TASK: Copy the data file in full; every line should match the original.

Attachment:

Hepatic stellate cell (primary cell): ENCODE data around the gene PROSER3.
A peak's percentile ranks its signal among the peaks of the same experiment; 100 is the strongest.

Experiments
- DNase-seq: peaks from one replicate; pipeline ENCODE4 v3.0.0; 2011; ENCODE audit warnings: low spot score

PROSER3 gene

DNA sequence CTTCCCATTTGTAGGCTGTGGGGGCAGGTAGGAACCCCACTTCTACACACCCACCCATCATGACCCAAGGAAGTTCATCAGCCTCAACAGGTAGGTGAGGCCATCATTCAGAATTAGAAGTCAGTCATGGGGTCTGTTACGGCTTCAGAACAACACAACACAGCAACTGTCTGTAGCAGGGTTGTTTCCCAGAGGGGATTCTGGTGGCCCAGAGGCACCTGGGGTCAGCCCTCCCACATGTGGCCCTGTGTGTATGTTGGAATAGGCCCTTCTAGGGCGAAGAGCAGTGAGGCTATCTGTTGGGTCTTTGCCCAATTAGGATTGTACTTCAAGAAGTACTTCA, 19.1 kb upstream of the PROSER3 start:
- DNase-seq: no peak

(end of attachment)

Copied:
Hepatic stellate cell (primary cell): ENCODE data around the gene PROSER3.
A peak's percentile ranks its signal among the peaks of the same experiment; 100 is the strongest.

Experiments
- DNase-seq: peaks from one replicate; pipeline ENCODE4 v3.0.0; 2011; ENCODE audit warnings: low spot score

PROSER3 gene

DNA sequence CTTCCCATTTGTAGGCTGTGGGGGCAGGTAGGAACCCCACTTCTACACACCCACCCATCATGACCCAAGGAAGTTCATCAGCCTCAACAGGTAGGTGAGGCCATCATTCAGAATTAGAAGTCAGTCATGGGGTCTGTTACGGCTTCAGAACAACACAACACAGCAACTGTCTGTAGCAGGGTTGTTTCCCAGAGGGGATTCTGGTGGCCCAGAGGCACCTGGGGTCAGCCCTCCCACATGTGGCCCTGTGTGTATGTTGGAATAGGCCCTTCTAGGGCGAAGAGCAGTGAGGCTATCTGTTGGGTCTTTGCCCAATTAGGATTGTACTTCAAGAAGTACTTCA, 19.1 kb upstream of the PROSER3 start:
- DNase-seq: no peak